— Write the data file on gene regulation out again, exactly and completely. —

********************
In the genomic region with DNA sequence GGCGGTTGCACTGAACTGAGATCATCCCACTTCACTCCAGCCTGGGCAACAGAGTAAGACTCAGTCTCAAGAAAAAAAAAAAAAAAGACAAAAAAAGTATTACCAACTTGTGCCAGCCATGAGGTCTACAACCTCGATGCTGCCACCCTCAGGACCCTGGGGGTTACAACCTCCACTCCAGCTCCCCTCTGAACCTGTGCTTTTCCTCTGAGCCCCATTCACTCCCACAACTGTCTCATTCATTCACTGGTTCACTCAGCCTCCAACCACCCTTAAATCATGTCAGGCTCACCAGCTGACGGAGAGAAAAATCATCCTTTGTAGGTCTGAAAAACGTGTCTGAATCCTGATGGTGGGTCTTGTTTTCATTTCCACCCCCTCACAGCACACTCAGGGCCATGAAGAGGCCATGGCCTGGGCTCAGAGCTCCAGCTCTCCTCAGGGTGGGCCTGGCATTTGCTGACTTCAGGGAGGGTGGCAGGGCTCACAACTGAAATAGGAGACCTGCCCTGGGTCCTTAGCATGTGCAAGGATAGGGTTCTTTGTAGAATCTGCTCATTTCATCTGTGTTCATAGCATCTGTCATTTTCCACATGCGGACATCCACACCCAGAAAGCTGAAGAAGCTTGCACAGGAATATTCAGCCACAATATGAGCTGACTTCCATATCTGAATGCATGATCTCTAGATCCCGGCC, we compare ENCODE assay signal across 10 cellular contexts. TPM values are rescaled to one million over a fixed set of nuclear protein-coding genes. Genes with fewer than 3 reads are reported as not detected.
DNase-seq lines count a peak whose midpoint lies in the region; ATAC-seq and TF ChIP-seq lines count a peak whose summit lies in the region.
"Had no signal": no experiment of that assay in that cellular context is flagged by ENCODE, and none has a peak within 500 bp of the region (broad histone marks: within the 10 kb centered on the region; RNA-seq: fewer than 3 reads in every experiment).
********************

In the genomic region with DNA sequence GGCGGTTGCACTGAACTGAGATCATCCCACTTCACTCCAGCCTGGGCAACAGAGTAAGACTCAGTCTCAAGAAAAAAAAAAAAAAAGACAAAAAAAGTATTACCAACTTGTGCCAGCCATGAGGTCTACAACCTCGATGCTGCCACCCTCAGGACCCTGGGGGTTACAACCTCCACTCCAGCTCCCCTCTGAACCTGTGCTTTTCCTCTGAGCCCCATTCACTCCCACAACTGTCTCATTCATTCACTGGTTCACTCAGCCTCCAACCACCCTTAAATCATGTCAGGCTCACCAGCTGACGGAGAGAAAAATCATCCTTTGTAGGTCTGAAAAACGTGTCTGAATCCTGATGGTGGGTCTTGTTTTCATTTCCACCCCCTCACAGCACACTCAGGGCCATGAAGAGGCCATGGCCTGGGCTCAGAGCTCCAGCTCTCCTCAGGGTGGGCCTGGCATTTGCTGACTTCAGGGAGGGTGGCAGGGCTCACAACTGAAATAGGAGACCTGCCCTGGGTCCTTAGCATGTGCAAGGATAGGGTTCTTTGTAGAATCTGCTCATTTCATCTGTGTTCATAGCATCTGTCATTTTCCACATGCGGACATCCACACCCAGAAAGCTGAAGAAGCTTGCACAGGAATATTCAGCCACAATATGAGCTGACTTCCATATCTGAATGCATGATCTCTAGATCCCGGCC, we compare ENCODE assay signal across 10 cellular contexts. TPM values are rescaled to one million over a fixed set of nuclear protein-coding genes. Genes with fewer than 3 reads are reported as not detected.
DNase-seq lines count a peak whose midpoint lies in the region; ATAC-seq and TF ChIP-seq lines count a peak whose summit lies in the region.
"Had no signal": no experiment of that assay in that cellular context is flagged by ENCODE, and none has a peak within 500 bp of the region (broad histone marks: within the 10 kb centered on the region; RNA-seq: fewer than 3 reads in every experiment).